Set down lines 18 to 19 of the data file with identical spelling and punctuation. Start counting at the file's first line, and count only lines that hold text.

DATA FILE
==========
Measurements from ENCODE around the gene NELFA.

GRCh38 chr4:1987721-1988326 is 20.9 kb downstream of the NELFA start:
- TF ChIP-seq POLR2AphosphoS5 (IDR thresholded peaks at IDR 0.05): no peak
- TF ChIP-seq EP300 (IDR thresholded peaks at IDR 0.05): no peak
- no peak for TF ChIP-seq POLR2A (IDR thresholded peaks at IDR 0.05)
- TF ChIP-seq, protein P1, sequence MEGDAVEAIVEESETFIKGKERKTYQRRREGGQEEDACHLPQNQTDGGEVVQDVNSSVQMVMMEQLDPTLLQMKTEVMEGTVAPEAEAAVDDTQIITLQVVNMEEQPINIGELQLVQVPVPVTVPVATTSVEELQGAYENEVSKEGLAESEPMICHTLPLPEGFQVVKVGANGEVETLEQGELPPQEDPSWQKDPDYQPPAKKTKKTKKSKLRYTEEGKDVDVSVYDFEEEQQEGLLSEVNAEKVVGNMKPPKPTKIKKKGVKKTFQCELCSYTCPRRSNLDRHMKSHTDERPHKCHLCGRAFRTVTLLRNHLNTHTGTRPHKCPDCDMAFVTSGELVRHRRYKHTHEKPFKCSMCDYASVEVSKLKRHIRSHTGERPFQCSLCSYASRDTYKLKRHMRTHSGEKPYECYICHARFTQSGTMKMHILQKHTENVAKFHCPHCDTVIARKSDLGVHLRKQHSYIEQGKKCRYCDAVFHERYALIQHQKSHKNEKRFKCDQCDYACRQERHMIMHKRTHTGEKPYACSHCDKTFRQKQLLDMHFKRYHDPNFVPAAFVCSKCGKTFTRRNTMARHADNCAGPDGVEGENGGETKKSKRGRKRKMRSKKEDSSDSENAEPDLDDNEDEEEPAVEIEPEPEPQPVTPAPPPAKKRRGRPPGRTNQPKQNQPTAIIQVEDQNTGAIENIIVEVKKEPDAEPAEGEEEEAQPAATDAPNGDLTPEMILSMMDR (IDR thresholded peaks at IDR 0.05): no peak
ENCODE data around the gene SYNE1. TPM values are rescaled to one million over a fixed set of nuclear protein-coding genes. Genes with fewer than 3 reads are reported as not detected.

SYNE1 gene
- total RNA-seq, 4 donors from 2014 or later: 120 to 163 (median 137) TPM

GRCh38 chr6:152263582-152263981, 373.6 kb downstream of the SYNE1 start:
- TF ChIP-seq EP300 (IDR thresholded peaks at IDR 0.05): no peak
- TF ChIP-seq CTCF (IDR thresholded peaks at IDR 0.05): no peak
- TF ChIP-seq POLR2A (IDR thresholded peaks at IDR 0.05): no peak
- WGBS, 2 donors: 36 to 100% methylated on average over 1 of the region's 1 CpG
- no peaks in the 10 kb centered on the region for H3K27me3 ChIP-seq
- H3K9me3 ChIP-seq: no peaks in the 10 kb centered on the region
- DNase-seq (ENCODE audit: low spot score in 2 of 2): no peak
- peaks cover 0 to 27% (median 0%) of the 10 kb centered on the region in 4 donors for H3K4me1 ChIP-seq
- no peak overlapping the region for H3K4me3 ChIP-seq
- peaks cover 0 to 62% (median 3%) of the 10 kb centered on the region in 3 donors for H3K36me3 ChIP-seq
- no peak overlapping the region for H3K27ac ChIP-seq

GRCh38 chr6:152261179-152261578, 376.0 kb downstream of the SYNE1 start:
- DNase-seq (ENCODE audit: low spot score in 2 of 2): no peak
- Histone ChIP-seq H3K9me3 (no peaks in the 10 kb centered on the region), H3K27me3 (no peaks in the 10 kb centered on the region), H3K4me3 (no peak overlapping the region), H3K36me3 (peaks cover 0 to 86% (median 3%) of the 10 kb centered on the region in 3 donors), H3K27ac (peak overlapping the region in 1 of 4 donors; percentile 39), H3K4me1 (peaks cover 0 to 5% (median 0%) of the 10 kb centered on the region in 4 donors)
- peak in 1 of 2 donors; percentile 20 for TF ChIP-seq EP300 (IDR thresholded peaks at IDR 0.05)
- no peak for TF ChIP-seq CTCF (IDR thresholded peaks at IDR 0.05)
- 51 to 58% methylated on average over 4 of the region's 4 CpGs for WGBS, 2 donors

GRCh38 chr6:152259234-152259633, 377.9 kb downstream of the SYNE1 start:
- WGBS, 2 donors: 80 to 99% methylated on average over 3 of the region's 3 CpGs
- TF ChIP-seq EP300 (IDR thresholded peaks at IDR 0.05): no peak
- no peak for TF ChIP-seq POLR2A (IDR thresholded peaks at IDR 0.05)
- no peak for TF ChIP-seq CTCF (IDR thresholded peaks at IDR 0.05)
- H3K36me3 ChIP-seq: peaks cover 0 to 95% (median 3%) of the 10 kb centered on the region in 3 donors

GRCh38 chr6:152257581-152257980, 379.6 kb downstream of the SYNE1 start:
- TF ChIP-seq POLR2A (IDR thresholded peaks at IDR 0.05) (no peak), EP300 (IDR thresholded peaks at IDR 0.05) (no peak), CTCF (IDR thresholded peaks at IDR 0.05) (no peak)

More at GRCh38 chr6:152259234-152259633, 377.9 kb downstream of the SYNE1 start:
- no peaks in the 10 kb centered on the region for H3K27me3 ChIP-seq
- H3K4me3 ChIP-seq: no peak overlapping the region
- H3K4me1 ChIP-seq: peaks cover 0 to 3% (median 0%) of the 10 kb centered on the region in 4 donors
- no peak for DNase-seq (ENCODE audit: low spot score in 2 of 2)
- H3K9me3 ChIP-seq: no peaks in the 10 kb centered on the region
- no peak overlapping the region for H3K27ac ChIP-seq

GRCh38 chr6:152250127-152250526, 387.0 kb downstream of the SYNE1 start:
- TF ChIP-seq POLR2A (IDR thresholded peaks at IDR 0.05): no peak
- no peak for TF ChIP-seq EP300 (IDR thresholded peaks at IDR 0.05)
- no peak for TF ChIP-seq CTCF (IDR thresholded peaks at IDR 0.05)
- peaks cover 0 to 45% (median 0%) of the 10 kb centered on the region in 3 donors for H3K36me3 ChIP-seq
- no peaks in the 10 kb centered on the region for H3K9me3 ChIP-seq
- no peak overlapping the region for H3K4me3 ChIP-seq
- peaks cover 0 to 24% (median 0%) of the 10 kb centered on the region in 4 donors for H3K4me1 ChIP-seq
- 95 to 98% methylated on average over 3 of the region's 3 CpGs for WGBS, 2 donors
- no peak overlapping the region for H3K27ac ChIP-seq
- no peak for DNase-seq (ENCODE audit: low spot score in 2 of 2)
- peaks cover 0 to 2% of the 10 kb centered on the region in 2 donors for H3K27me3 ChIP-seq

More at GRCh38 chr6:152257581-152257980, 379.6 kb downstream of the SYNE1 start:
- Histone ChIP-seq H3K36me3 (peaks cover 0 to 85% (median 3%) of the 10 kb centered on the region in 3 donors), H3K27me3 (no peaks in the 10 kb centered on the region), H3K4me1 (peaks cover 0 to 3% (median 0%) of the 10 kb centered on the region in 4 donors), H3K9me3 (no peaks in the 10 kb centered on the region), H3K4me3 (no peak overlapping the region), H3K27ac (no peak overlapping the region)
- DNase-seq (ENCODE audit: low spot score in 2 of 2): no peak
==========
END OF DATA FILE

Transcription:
- peaks cover 0 to 27% (median 0%) of the 10 kb centered on the region in 4 donors for H3K4me1 ChIP-seq
- no peak overlapping the region for H3K4me3 ChIP-seq